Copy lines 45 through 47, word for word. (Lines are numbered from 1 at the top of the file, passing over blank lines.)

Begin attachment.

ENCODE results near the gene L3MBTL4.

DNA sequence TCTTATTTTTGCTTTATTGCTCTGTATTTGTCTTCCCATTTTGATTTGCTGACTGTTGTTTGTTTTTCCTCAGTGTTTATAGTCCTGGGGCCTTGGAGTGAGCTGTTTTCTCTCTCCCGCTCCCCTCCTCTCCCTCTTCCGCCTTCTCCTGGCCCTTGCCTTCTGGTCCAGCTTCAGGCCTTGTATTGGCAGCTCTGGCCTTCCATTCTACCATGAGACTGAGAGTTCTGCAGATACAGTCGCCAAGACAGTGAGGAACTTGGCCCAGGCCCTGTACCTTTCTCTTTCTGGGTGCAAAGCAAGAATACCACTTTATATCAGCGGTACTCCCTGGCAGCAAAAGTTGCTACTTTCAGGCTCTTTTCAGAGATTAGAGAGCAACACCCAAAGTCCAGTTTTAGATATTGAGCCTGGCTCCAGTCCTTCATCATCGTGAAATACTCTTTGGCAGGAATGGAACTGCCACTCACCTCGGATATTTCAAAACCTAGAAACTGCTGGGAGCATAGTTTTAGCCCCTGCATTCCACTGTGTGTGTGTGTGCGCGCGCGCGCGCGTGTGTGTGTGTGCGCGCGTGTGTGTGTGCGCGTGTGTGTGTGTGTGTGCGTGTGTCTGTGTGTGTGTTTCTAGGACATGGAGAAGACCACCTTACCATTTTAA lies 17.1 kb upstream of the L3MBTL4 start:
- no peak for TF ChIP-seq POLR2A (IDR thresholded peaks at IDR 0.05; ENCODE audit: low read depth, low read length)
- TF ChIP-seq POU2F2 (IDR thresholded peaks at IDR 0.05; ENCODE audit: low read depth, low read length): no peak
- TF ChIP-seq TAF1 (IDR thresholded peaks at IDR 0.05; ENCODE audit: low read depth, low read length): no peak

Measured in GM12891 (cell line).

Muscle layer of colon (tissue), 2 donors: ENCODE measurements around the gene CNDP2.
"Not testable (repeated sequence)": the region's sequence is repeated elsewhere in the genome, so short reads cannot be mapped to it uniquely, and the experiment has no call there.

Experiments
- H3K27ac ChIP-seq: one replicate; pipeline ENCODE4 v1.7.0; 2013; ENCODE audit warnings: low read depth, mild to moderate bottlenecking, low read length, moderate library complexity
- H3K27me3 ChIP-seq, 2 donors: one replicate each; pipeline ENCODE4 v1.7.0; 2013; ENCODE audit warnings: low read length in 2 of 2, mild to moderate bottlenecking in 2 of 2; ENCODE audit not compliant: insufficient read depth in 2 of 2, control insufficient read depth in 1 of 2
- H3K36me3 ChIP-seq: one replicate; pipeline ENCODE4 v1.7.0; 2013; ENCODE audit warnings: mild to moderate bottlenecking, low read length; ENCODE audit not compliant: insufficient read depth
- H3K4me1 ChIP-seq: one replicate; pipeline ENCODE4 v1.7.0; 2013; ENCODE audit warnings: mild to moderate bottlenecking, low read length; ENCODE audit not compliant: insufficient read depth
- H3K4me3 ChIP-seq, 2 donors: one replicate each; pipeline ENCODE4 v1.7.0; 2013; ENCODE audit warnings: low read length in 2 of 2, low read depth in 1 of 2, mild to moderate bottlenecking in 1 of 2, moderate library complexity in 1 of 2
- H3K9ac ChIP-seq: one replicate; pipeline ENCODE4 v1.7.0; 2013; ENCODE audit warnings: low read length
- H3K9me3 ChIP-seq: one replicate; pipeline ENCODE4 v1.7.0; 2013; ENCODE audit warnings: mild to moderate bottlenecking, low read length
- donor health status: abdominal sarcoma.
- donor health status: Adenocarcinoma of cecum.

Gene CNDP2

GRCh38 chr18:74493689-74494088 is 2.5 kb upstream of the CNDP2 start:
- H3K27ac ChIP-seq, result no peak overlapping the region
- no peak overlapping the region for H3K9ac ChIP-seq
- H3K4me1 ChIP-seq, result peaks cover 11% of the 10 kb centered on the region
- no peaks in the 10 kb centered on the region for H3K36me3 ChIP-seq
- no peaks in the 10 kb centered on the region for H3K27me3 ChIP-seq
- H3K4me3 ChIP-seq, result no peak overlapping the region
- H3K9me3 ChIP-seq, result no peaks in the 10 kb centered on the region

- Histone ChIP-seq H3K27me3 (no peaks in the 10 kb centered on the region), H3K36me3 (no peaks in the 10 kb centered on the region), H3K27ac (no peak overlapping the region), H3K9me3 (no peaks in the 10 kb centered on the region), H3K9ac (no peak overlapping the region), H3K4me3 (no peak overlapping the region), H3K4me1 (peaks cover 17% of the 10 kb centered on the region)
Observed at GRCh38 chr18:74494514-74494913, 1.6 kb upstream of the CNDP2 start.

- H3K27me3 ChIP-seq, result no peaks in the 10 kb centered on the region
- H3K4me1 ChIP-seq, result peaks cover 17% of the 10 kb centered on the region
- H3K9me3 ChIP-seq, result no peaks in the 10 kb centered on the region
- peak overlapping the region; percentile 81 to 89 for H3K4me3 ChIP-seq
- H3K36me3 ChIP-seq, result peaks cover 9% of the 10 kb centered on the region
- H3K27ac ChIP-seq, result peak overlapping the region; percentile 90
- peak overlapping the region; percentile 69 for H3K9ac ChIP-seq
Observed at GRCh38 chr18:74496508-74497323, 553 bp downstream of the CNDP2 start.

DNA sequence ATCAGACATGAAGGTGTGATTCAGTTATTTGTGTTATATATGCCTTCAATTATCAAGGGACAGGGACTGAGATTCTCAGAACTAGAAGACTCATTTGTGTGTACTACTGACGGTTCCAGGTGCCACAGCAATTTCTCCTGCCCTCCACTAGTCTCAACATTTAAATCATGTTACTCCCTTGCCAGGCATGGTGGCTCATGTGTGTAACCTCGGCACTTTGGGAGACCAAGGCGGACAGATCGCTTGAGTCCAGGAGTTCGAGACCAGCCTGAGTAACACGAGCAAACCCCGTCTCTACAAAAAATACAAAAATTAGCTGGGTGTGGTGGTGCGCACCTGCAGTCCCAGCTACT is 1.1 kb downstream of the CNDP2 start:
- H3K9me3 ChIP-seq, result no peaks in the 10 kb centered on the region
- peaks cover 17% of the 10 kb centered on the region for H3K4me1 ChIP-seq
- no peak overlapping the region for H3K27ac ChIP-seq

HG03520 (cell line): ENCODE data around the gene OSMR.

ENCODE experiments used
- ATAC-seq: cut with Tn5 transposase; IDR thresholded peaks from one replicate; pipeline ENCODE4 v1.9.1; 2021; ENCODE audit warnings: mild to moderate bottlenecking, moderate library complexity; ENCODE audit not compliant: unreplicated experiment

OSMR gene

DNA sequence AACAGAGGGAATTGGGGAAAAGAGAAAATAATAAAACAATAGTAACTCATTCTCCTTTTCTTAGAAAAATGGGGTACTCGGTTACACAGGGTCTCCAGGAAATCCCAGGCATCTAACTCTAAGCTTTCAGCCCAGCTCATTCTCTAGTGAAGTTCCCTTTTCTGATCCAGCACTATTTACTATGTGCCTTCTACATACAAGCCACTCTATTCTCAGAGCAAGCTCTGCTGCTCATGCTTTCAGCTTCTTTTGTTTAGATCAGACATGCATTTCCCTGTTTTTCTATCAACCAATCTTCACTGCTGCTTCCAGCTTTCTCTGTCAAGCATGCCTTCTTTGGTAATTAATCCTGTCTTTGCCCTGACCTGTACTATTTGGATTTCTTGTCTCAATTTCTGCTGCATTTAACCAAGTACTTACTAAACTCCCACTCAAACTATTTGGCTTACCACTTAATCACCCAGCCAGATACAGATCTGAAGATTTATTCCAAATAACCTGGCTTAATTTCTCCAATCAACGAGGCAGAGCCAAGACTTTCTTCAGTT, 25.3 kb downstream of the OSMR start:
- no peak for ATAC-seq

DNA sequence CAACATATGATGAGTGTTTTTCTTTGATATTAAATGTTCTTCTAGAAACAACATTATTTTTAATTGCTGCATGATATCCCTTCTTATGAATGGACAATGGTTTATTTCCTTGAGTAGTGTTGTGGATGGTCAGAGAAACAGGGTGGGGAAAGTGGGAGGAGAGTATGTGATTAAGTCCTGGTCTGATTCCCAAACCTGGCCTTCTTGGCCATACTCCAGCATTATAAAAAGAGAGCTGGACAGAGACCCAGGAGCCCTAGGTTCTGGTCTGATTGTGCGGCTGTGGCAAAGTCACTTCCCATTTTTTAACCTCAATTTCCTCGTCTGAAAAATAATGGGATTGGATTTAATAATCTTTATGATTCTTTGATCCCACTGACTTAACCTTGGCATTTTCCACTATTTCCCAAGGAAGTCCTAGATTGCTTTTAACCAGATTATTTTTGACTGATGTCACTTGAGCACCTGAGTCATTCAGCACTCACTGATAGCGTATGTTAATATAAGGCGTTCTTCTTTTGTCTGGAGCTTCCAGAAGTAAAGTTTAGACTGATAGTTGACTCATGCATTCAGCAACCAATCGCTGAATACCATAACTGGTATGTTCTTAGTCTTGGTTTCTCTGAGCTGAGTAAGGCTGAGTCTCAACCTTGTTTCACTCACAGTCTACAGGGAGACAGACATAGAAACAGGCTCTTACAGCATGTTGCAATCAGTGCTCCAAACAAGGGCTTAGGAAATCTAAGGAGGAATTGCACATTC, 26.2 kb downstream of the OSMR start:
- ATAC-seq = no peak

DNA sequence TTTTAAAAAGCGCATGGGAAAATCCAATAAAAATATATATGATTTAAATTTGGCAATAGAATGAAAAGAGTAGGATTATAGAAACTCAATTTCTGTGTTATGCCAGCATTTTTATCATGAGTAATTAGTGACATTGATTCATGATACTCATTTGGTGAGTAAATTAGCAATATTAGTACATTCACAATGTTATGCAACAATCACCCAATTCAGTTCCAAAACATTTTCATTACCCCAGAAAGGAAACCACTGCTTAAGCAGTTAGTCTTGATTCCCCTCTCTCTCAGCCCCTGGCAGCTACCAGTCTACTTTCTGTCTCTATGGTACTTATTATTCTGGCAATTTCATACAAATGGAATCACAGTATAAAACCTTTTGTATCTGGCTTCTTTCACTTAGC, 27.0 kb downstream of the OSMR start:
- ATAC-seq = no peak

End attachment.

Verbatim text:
OSMR gene

DNA sequence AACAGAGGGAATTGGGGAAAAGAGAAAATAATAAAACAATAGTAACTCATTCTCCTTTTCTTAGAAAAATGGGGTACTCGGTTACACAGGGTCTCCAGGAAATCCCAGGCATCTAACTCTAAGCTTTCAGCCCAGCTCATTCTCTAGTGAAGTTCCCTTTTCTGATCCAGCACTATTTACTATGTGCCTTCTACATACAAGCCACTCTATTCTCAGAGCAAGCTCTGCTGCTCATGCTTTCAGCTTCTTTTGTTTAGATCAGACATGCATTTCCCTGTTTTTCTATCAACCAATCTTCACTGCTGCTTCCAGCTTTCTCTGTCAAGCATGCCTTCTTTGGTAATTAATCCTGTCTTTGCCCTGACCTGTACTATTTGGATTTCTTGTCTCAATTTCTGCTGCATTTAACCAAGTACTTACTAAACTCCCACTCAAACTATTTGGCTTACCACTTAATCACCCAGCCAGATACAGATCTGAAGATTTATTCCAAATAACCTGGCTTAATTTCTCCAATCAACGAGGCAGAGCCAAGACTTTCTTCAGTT, 25.3 kb downstream of the OSMR start:
- no peak for ATAC-seq